Black people are at higher risk of HIV-related morbidity and mortality than people of other races, and studies have shown that having a white medical provider may actually exacerbate this disparity. Existing health disparities have resulted in many non-Black health care workers seeing Blackness solely as it relates to disenfranchisement, as opposed to addressing the causes of said disenfranchisement. This viewpoint perpetuates longstanding beliefs that Black people lack the capacity or the knowledge to self-sustain, and suggests that some external person, generally a white medical provider, is needed to restore order to a patient’s life. This grossly inappropriate viewpoint is one held by many within the medical community, specifically within the HIV care field, and is maintained through the silencing of Black voices in health care.
Blackness must be seen outside the lens of disenfranchisement, marginalization, and all the other fun public health buzzwords. Lack of doing so results in Black patients being assumed incapable of taking charge of their health. Patients can tell when providers have this assumption about them, and it often dissuades patients from continuing to engage in care. It also plays a substantial part in minimizing the voices and opinions of Black staff within the health care field. Dismantling this existing complex means assessing how health care institutions contribute to narratives of Black helplessness and addressing the ways in which the voices of Black health care workers are minimized.
Origins of the White Savior Complex
The concept of white saviorism stems from a longstanding tradition of masking imperialism and elitism through volunteering and public service. It allows for white health care workers, philanthropists, public health workers, and more to justify making decisions on the behalf of Black people, often poor, who white authority-holders have deemed in need of help—without listening to the wants of the served population. It relies on the belief that Black people have an inherent helplessness about them and is enforced by statistics related to elevated levels of poverty, illiteracy, and unemployment among this group. The ideology centers around white people using their elevated place in society to come in and set Black people on the “right path.” The motivation behind this ideology is steeped in racism and fuels the belief that white people, and whiteness, know best, and that the closer other races can get to whiteness, the better off they will be. Multiple researchers and advocacy workers have called this out to be what it is—racist. And yet there are still heavy amounts of white savior tendencies in many service-oriented fields, especially within health care.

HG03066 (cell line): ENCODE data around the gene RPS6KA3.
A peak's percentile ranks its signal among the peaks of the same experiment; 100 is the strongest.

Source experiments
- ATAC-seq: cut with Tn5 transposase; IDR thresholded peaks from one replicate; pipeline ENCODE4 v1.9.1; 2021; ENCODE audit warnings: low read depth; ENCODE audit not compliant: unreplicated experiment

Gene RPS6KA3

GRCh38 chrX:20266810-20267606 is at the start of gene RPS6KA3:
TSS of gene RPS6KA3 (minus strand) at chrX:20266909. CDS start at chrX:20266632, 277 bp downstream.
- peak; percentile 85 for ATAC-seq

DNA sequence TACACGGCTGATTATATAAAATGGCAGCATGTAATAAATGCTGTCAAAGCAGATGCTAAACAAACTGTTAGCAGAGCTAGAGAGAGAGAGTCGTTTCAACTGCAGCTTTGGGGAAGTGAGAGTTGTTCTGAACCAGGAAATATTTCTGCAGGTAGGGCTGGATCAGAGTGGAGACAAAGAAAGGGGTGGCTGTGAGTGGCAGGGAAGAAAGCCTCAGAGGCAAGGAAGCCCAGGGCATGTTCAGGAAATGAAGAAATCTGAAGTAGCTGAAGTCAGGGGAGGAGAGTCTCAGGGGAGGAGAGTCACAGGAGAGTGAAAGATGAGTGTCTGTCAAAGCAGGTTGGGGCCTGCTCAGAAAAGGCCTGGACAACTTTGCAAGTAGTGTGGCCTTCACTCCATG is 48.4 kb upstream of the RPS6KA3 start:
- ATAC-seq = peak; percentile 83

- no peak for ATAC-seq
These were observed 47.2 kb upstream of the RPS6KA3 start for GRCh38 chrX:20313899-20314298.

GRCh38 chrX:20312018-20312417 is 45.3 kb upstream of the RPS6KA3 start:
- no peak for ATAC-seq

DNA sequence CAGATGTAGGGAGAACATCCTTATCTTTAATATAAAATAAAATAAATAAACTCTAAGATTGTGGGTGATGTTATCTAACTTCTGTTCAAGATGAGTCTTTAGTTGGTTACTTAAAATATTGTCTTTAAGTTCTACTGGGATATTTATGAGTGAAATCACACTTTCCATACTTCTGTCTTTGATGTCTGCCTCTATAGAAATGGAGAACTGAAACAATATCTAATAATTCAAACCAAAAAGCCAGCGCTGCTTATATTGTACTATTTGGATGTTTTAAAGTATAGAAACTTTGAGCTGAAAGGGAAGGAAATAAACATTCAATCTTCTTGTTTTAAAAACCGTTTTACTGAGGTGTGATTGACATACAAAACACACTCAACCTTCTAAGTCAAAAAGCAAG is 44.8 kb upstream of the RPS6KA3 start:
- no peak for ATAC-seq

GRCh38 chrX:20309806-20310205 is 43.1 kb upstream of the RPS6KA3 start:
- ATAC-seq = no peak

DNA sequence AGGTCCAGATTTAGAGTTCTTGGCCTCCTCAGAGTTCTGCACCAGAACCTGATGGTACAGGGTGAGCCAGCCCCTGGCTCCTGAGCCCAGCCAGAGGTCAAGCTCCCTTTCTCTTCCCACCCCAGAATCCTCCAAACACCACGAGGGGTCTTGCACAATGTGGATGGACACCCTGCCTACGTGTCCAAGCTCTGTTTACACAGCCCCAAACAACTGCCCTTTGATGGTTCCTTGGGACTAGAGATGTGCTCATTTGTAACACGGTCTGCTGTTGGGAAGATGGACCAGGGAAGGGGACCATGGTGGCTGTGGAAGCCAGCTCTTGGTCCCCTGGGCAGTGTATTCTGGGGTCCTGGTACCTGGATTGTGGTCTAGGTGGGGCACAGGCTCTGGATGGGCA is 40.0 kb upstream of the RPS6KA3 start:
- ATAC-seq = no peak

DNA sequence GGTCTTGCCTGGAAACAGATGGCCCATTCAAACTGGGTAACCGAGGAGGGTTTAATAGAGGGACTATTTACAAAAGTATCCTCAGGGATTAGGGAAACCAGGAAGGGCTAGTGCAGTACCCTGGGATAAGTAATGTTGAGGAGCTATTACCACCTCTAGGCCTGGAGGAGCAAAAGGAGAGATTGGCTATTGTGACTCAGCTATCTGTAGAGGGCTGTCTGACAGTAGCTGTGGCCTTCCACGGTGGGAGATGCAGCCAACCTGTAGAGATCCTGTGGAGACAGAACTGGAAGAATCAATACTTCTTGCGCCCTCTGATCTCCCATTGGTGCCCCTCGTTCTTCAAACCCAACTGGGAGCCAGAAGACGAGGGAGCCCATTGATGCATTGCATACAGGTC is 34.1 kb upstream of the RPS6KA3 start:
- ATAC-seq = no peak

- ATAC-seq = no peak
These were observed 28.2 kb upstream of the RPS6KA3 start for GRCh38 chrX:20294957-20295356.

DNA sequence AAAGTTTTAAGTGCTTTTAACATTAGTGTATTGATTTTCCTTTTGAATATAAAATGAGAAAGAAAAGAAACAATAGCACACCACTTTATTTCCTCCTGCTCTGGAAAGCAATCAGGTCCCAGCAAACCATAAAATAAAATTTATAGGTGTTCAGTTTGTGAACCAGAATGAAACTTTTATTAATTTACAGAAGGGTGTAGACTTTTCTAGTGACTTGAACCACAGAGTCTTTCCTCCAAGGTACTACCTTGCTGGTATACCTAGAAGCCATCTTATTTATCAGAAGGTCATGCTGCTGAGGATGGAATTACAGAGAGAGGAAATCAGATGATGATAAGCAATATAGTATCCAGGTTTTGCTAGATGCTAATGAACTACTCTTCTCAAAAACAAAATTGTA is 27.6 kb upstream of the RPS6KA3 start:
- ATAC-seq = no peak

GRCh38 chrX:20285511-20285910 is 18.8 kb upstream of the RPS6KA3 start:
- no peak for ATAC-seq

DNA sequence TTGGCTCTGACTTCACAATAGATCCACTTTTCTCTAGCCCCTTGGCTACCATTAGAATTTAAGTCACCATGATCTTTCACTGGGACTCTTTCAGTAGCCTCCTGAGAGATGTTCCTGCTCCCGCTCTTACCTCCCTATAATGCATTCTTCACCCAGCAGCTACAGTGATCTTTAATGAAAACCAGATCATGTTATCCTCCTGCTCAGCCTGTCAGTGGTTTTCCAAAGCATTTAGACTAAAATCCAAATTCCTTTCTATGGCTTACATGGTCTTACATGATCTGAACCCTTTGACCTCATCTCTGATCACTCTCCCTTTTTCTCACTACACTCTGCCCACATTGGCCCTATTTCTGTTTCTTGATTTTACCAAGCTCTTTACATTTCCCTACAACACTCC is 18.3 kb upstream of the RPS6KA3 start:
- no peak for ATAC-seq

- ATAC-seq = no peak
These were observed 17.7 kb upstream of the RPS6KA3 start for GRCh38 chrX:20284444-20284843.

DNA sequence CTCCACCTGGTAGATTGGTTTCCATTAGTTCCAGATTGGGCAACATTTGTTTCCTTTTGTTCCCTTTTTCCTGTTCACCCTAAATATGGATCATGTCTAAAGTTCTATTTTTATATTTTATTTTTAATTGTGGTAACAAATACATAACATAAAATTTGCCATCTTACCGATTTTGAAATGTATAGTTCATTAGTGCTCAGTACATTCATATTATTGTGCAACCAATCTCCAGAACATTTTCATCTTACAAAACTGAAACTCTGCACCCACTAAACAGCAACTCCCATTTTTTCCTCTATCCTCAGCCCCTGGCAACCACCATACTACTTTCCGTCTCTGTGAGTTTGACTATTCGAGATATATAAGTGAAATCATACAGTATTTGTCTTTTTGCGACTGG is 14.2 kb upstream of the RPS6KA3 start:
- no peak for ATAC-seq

White Saviorism and the HIV Care Field
Despite roughly 13% of the United States population being Black, almost half of all people living with HIV are Black, with 42% of new diagnoses in 2018 being among Black people. Less than half of Black people living with HIV are virally suppressed, compared to the national rate of 85.9% among Ryan White HIV/AIDS Program clients. While knowing these statistics is important, it’s equally important to contextualize the why behind this increased risk. As a result of centuries worth of overt and systemic racism, Black people are significantly more likely to battle with housing instability, lack of access to regular health care, and other barriers to prevention and treatment. Note that none of these barriers indicate incompetence, yet many providers assume lack of intelligence or education as the primary reason behind this disparity. In fact, studies have shown providers are significantly more likely to approach Black patients with a condescending tone, exclude Black patients from contributing input on health decisions, and make treatment decisions based on assumptions about a patient’s lack of potential for adherence. Health illiteracy does impact patients, but the solution to it is to provide information to patients, not to act on their behalf.